By Michael Every of Rabobank

The markets have started a new week of trading in risk off mode (when this note was heading to press) amid fading expectations that the US Congress will pass another fiscal package. With just 8 days left until the presidential election, both sides may not have a sufficient incentive to reach an agreement. Even if there is no deal in the coming days, a fiscal stimulus is still likely to be agreed after the election to support businesses and households as the US is struggling to contain the coronavirus pandemic. In fact, President Trump’s chief of staff openly admitted that the US is “not going to control” the pandemic and instead will focus on “proper mitigation factors”, such as vaccines and treatments. Former Vice President Biden strongly criticized the Trump administration saying that “they’ve given up on their basic duty to protect the American people.” The US recorded a record daily number of new cases of 85,000.

Meanwhile, the WHO has warned that some countries in the northern hemisphere are facing a “dangerous moment.” This assessment applies to a number of EU countries, where political leaders are trying to protect their citizens by using various restrictions to flatten the coronavirus curve. Spain declared a state of emergency and imposed a curfew. Italy has tightened restrictions as well after new infections rose to a record high of 21,273 on Sunday. France reported record new infections for the fourth consecutive day. Last week the French government announced an extension of the curfew to 54 départements, covering some 2/3 of the country.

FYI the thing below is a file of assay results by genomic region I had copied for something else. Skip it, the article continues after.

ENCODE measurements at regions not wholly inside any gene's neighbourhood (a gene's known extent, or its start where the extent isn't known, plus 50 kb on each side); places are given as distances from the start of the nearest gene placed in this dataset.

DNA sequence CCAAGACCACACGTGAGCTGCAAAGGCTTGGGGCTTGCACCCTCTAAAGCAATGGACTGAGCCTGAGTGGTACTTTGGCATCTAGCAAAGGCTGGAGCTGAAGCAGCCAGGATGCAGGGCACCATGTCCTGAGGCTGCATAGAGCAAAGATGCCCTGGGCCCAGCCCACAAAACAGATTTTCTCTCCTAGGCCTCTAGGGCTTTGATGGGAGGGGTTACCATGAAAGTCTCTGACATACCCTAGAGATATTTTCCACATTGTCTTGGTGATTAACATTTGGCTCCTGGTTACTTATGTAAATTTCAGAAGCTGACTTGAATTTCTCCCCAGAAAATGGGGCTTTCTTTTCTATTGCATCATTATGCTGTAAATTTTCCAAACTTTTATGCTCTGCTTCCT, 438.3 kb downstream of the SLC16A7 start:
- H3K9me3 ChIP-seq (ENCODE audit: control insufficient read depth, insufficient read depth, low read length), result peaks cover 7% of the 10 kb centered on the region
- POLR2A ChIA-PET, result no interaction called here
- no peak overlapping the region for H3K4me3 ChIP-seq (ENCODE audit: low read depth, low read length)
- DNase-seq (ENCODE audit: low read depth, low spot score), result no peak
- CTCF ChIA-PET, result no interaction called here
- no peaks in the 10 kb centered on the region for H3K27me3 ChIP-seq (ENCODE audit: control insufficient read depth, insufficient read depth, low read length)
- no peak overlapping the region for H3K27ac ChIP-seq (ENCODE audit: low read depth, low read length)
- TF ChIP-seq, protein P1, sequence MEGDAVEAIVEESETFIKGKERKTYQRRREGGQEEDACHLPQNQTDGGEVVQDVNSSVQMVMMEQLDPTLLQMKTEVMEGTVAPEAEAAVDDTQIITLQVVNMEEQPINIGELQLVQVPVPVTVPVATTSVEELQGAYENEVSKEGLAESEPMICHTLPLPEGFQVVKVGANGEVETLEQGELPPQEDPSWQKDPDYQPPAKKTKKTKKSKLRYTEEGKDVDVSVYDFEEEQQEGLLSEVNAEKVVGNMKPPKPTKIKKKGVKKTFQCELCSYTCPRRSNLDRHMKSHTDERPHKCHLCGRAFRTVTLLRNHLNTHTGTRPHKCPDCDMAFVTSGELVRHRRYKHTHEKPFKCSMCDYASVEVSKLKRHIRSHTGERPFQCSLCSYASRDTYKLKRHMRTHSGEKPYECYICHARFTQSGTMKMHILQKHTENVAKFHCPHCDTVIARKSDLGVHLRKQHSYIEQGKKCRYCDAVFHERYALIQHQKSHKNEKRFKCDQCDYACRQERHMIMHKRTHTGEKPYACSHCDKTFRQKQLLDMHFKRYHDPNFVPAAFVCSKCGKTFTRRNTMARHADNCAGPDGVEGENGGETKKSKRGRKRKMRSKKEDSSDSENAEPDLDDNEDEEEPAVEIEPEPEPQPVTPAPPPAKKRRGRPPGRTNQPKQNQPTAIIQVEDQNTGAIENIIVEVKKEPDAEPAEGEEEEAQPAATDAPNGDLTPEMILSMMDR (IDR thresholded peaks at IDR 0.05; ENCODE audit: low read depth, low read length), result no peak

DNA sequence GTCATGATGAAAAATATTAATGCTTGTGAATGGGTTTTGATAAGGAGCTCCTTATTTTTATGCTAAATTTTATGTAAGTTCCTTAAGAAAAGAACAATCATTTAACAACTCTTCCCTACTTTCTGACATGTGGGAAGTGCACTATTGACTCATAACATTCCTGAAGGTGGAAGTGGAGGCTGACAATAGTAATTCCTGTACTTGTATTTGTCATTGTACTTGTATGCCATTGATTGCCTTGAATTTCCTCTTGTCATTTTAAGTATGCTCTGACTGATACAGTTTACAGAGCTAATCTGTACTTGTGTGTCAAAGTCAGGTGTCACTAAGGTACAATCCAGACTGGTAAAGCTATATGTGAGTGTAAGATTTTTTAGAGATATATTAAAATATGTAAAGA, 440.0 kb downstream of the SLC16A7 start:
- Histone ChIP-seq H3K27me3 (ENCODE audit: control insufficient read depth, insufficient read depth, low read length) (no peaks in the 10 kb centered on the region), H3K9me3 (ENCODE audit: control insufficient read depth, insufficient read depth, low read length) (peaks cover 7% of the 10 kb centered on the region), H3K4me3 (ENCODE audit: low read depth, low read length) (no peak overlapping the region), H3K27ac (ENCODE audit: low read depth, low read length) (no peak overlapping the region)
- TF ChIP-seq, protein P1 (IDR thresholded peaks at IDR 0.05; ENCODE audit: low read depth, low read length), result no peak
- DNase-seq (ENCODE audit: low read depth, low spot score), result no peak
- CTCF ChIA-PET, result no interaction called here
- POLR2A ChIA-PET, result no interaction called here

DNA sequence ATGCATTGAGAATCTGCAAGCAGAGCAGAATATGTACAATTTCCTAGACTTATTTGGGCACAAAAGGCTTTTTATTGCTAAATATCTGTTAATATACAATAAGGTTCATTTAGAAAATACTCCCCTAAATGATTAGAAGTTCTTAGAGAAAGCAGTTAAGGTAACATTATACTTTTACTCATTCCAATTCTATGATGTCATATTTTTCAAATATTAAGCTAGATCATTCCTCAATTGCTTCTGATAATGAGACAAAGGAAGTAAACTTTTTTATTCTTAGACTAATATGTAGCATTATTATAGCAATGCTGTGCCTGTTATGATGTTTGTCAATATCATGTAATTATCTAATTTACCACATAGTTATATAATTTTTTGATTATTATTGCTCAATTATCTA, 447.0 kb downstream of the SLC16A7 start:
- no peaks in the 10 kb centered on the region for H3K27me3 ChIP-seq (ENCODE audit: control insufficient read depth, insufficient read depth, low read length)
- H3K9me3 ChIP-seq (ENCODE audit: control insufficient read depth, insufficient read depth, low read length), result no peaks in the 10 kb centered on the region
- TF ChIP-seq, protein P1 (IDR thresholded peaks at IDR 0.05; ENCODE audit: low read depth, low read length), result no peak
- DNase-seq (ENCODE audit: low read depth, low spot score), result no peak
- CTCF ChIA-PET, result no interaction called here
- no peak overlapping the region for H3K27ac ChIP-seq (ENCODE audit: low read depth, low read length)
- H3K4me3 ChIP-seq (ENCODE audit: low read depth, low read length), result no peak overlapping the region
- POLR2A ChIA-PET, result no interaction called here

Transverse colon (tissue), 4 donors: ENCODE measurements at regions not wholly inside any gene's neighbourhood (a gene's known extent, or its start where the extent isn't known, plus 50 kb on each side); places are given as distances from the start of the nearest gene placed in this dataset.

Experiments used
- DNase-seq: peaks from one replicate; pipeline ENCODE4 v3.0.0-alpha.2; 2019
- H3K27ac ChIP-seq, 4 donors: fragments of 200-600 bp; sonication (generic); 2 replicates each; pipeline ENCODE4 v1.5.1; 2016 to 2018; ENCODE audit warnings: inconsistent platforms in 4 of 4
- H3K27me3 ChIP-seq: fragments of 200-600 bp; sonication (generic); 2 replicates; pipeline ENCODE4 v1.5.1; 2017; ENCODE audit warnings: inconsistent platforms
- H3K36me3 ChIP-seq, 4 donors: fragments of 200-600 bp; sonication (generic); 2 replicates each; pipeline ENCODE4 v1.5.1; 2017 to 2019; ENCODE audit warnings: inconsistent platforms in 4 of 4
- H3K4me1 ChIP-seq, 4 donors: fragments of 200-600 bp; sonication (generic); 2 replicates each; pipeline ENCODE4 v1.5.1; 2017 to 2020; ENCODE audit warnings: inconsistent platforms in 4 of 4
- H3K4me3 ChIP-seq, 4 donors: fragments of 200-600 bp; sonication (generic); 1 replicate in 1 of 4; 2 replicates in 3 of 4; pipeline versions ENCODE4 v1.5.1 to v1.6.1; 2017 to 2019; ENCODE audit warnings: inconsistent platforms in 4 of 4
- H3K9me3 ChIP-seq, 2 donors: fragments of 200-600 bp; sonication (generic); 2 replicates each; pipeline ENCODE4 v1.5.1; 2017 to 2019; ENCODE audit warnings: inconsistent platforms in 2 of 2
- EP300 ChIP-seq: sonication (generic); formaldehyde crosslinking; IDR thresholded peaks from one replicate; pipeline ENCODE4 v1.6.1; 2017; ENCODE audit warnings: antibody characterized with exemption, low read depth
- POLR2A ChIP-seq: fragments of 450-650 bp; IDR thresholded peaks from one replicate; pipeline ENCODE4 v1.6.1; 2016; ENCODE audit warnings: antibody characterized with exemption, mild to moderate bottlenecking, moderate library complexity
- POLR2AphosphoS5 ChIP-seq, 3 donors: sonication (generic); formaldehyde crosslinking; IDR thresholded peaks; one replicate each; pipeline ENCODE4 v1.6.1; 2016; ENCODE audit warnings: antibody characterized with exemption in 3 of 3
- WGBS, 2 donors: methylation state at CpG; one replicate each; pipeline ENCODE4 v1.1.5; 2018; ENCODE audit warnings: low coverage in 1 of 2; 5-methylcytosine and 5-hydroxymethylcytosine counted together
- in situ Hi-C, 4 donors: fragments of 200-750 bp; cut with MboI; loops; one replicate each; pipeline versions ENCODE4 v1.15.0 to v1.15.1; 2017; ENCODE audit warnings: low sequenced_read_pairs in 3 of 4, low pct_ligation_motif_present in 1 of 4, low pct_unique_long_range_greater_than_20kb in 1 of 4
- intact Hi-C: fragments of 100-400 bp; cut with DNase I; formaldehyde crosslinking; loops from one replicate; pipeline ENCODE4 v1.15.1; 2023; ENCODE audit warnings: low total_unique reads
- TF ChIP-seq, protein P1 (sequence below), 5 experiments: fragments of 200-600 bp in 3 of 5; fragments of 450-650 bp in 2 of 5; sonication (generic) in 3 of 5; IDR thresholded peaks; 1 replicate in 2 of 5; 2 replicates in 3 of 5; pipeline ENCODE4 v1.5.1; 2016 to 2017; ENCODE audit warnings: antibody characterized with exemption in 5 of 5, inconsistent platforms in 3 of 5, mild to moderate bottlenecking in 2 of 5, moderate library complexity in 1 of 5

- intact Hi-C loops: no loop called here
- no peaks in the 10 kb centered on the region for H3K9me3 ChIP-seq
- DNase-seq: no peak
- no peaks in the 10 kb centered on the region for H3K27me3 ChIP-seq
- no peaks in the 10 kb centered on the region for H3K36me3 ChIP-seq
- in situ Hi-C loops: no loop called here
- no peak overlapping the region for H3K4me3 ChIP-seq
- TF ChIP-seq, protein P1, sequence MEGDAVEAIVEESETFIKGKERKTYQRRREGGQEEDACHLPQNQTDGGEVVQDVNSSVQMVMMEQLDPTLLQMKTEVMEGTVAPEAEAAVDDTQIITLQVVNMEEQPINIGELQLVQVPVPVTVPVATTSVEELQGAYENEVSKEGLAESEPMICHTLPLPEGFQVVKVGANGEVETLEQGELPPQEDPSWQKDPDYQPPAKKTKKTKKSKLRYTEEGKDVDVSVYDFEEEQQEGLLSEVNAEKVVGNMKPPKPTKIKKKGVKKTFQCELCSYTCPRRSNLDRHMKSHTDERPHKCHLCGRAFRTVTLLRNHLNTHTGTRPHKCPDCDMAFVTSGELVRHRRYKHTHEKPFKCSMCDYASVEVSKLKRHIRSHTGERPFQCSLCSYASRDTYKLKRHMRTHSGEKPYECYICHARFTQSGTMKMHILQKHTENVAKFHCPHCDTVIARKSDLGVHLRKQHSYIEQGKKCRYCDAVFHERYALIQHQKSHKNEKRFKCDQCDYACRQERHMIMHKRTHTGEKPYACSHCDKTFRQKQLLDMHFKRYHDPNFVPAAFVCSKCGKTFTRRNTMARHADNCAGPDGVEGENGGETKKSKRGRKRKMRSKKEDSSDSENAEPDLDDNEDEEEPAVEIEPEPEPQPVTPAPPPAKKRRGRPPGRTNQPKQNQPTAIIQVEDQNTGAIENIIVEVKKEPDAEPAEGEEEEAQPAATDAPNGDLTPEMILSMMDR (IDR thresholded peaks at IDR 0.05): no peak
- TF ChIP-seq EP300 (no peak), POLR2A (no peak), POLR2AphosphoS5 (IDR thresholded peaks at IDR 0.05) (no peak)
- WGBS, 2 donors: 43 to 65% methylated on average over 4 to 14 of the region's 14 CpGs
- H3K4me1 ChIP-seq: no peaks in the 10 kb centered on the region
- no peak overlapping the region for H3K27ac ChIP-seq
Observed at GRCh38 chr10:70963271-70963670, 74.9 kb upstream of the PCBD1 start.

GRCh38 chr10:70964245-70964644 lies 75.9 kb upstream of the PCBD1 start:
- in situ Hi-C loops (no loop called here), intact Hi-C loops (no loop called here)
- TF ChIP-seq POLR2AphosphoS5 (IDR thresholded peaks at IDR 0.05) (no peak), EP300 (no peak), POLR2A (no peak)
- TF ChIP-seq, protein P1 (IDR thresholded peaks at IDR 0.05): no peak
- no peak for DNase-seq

While these restrictions are not yet as tight as in spring, the latest set of data has already revealed that the pace of economic recovery in services has started to lose momentum. The Eurozone services PMI plunged to 46.2 from 48 on the back of various social distancing restrictions imposed across the continent to regain control over the coronavirus pandemic. Meanwhile, the manufacturing PMI edged higher from 53.7 to 54.4 in October driven by demand from abroad, particularly Asia, where countries seem to have adapted to the virus and have learnt to live with it. Looking at specific countries in the Eurozone, France’s manufacturing PMI slipped 0.2 points to 51, whilst the services PMI fell further below the boom-bust mark, to 46.5 from 47.5 in September. Commenting on the data Elwin de Groot said that this development is not a surprise of course now that France and many other countries are once again installing measures to contain/slow down the spread of the virus.

In Germany a similar picture is playing out with manufacturing activity actually recovering further in October. This appears to be related to stronger overseas demand – such as from China – and the recovering auto sector. However, the services PMI fell below the 50-mark (to 48.9 from 50.6). Elwin argues that this is only ‘the beginning’ and weakness in activity is likely to extend into the final months of this year. Despite the ‘technical rebound’ since May (which should show up as a strong growth number for Q3), a negative growth number for Q4 (and as such a double dip) is becoming increasingly likely. The key risk now is that the negative demand-shock (which was effectively attenuated by the government support measures in the first wave) will now gain momentum, in the form of a rising number of defaults among smaller businesses and rising unemployment, according to Elwin. This is the constellation in which the ECB meeting will take place on Thursday.